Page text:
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E2v (marconi - Chelmsford) - 3 Day Week

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Local economy has seemed fairly resilient up until now. Some London job losses filtering through, but little local as yet. I wonder if this might have an impact.

http://www.thisistotalessex.co.uk/latestne...il/article.html

CHELMSFORD: e2v cuts workers' hours

Thursday, June 11, 2009, 00:00Comment on this story

EMPLOYEES have pledged to work three day weeks at one of the town's biggest employers in a drastic cost-cutting drive to save jobs.

Bosses at e2v – a former Marconi company – have asked staff to stay at home for 16 days in a bid to make vital savings.

The news comes as Chelmsford's registered jobless reaches more than 3,000 – its worst since the mid 90s as the recession continues to take its toll on the town's economy.

The frontiers of science company in Waterhouse Lane made the dramatic call on Monday after MD Keith Attwood revealed losses of £28 million.

One worker, whose team was briefed by the management on Monday, said: "I think everyone appreciates what is happening.

"We would rather give up a few days salary than lose our jobs completely in the current climate. I think most people, if not all, will say yes to the arrangement."

Another worker, who did not want to be identified, added: "I'm happy to take it because I'm in a good financial situation but younger people with families and single parents are worried about how they are going to pay their mortgages.

"Plus we don't know what will happen if we don't sign up to the short weeks - there's a lot of uncertainty.

"People are of the attitude that if only 50 per cent of the workforce agree to this initiative then the company will still have to make more redundancies anyway."

Other workers are upset at the company's financial strategy and in particular its purchase of French company Atmel back in 2006 for £70 million. Mike Hannant, finance director, announced he was stepping down in February. Charles Hindson replaced him in May.

"The company was going bust and if they had waited they would have got it a lot cheaper – if they hadn't of wasted all of that money we might not even be in this situation," a worker added.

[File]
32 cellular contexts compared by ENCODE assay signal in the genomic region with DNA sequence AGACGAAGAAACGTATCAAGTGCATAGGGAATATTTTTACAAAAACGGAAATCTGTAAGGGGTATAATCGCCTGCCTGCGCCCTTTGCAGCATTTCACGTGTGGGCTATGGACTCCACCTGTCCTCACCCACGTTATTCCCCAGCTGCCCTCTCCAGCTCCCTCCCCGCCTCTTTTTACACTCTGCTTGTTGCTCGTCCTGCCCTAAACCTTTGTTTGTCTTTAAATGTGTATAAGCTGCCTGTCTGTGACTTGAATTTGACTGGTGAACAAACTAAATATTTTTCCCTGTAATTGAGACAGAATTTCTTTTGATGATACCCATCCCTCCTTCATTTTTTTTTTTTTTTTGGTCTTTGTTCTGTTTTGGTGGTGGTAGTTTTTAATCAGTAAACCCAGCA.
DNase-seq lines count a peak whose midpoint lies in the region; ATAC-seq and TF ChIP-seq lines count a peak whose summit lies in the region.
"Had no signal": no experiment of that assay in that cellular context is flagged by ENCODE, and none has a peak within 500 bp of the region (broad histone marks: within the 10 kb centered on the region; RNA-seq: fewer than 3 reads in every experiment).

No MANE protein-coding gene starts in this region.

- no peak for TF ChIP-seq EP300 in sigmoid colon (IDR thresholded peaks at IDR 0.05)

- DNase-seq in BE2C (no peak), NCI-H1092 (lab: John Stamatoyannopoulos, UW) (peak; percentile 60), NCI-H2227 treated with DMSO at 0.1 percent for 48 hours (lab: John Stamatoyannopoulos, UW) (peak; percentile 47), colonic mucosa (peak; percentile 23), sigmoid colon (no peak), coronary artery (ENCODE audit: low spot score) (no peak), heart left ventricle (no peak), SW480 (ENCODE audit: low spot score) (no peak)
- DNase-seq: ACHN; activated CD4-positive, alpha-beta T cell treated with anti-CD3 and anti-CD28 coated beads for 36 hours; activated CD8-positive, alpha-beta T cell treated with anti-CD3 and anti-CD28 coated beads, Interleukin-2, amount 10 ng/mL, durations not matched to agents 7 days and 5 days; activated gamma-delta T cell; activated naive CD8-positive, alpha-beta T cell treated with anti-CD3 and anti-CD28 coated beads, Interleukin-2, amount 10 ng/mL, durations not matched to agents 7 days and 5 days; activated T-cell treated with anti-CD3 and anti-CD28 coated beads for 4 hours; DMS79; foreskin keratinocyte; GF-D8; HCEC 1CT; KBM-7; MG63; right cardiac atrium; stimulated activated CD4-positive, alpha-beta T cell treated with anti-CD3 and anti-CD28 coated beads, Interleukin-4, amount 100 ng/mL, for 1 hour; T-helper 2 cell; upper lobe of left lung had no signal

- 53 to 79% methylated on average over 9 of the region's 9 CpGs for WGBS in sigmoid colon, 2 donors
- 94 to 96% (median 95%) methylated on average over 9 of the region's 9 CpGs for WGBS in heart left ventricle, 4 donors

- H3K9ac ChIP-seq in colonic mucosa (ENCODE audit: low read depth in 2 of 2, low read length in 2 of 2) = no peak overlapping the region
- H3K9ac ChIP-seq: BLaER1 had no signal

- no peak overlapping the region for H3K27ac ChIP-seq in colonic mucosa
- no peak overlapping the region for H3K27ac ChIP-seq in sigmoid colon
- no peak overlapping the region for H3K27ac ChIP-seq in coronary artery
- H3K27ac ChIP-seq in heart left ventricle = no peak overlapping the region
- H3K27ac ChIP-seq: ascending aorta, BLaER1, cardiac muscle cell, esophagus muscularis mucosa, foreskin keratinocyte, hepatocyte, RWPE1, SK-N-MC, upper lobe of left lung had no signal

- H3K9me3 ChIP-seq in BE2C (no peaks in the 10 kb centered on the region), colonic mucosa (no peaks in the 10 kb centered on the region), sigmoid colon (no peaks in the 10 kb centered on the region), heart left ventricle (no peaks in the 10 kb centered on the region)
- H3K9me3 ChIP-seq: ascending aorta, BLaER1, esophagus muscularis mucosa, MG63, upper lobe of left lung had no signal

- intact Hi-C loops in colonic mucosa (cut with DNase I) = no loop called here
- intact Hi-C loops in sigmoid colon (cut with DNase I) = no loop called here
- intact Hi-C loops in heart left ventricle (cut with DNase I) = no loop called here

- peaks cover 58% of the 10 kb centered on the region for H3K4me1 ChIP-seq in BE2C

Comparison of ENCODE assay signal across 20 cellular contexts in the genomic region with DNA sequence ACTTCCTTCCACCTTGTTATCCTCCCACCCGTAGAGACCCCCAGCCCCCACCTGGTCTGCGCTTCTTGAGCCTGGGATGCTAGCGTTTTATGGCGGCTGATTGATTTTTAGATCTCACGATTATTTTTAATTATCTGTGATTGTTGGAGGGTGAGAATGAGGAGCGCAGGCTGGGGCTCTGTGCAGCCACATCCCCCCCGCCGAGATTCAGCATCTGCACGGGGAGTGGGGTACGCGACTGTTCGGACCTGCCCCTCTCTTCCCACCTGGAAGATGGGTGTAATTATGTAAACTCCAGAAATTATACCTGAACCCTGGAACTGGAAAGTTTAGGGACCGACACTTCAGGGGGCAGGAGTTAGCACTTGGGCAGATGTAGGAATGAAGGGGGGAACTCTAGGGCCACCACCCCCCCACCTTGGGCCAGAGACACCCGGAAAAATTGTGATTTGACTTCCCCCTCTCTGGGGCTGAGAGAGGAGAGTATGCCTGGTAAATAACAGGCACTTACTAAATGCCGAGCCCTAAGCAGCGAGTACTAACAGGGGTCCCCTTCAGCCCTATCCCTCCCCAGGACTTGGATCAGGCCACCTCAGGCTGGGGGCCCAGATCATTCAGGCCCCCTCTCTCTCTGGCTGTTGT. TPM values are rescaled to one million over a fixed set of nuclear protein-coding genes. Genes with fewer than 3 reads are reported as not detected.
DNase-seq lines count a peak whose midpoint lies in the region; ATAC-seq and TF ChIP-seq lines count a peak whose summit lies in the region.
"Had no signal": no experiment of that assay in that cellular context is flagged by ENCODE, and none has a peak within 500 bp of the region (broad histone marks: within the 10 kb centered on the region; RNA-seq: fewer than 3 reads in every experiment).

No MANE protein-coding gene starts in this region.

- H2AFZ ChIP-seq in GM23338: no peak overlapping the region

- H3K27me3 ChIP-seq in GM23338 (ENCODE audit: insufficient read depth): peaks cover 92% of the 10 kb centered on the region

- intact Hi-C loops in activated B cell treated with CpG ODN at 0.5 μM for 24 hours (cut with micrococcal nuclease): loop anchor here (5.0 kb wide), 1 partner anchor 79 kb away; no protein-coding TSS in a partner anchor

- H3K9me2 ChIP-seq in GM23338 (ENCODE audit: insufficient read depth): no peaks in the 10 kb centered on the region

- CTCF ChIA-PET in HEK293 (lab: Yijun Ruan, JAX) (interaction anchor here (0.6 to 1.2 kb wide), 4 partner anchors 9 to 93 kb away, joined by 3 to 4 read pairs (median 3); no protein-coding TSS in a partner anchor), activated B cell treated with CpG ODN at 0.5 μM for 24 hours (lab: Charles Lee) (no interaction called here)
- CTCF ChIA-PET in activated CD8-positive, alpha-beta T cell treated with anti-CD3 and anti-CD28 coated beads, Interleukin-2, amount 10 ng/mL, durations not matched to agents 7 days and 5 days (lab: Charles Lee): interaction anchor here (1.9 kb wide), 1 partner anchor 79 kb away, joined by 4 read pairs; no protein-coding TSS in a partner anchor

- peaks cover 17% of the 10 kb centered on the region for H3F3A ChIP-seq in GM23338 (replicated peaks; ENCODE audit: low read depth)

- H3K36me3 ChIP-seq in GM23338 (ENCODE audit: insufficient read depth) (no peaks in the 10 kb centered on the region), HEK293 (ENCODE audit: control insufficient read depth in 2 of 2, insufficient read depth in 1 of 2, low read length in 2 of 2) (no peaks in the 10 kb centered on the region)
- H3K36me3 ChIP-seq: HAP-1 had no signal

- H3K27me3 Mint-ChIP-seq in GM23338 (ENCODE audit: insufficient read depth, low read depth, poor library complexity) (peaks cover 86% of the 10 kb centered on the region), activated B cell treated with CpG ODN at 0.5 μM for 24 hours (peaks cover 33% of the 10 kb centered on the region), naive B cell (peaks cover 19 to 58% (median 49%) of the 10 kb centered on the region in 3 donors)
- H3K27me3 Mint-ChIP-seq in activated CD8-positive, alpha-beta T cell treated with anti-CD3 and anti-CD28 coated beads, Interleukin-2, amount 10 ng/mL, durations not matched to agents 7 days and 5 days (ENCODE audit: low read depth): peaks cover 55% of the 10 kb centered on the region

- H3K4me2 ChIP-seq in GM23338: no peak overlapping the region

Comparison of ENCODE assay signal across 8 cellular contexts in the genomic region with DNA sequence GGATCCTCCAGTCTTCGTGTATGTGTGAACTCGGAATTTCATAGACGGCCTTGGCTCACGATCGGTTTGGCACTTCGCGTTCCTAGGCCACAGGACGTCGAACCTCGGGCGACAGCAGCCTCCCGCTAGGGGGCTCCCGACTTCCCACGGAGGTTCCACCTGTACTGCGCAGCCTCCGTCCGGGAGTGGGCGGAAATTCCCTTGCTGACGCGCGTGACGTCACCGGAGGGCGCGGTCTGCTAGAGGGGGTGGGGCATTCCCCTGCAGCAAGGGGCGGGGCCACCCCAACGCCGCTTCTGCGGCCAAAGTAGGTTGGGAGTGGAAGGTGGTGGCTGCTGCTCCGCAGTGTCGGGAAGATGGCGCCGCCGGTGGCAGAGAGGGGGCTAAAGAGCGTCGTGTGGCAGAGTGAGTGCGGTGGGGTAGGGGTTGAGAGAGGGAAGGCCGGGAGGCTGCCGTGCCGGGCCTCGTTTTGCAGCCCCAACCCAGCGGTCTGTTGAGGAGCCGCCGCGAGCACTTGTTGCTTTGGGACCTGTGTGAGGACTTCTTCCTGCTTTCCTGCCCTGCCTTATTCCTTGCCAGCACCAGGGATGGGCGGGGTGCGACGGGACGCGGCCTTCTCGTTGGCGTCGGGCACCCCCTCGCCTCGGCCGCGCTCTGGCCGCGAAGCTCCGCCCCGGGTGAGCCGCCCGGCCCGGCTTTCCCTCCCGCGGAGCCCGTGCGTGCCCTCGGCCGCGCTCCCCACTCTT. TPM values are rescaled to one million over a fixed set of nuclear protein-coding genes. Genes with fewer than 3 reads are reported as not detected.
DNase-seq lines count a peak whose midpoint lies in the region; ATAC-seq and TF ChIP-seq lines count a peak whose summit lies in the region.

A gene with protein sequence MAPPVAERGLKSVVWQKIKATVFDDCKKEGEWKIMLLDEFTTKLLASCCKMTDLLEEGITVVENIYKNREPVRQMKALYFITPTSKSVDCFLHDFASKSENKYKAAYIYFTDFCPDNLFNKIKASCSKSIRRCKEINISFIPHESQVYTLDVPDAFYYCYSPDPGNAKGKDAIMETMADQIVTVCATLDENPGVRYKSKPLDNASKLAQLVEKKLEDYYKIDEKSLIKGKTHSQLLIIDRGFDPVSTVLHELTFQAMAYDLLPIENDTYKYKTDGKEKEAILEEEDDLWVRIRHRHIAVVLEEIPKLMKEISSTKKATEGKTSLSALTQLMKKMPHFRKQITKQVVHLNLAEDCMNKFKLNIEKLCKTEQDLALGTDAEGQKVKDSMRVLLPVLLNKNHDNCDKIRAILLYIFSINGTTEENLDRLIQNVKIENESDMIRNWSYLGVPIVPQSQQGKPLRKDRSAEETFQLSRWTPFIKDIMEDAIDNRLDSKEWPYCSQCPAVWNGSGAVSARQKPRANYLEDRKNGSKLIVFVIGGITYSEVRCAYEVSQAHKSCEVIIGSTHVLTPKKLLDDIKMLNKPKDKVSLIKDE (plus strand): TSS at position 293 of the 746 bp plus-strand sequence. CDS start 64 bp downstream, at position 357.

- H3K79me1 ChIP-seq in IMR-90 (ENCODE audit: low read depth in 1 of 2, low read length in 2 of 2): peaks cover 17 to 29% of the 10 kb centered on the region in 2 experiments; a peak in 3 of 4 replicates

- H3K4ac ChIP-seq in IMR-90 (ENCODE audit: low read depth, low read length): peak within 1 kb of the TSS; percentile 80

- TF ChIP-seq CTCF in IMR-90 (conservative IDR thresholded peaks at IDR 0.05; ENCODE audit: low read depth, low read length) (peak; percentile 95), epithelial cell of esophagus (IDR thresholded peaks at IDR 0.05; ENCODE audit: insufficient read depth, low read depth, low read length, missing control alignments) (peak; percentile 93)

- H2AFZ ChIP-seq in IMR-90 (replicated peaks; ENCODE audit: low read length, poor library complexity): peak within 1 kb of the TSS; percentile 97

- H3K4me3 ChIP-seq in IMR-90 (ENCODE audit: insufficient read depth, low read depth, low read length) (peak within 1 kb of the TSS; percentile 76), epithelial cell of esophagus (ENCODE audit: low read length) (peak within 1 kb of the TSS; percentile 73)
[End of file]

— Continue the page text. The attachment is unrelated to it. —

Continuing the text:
Staff have been asked to consider voluntarily working a four day week in July, a three day week in August and back to a four day week in September, before returning to normal in October when the economy might have picked up.

However, many workers suggested working four days immediately meaning they can avoid the harsher three day week in July which bosses are believed to have approved.

e2v has reduced its Chelmsford workforce to 850 over the last two years from just under 1,100.

Eighty job losses announced UK-wide earlier this year are still working through the system and another handful left on Friday.

Redundant e2v lab technician Ray Cannon was astonished to hear of the flexible working scheme because during the redundancy process he claims he suggested it.

"It was referred to HR and they said it would be 'too complicated' and involve re-writing contracts.

"I only left on Friday and on Monday they announce a four day week.

"Had they been offering I would probably have given the thing a try. Perhaps they'll send me an award for the suggestion instead!"

Firm spokesman Andy Bennett added: "We want the goodwill of the staff and desperately wanted to avoid losing any more valued employees.

"We have asked for people to do this voluntarily and so far the reaction seems to have been very positive."

The recession continues to bite in Chelmsford with established independent firms Chapel Kitchens in Navigation Road and Essex Beds in Moulsham Street shutting.

Three jobs will also be lost in November when the Cheltenham and Gloucester Building Society, part of the Lloyds TSB Group, shuts its High Street branch too.

Ironically, although orders are up at e2v, the firm's profit has been gutted by the weakness of the pound against the dollar and the Euro and purchases of electronics firms abroad.

Although sales nudged £230 million the company, which made £13 million before tax last year, had a pre-tax loss of £28 million for the year ending in March.

Managing director Mr Attwood said: "In light of increasing uncertainty in our markets, we are focused on further improving the scale of our operations."

Short working, plus a number of other cost-saving measures, could help save about £6 million for the first six months of the business year, he hoped.

The company says its order book looks strong up to March 2010.

Apologies if this is of little interest to those not in mid-Essex.

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This will have a big impact, for sure.

But not as big an impact as it might have had a few years ago when Chelmsford (and the ten miles there about) pretty much was Marconi. Now it has shrunk to just a 'major local employer' it isnt going to sink the local economy of itself, IMHO.

So, de-industrialisation: Another successful policy, which helps us weather re/depressions? :ph34r:

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Shame the local press dont know the local economy E2v was English Electric Valve Company and nothing whatsoever to do with Marconi.

Still I'm sure they'll get the details right on the Big Brother contestants

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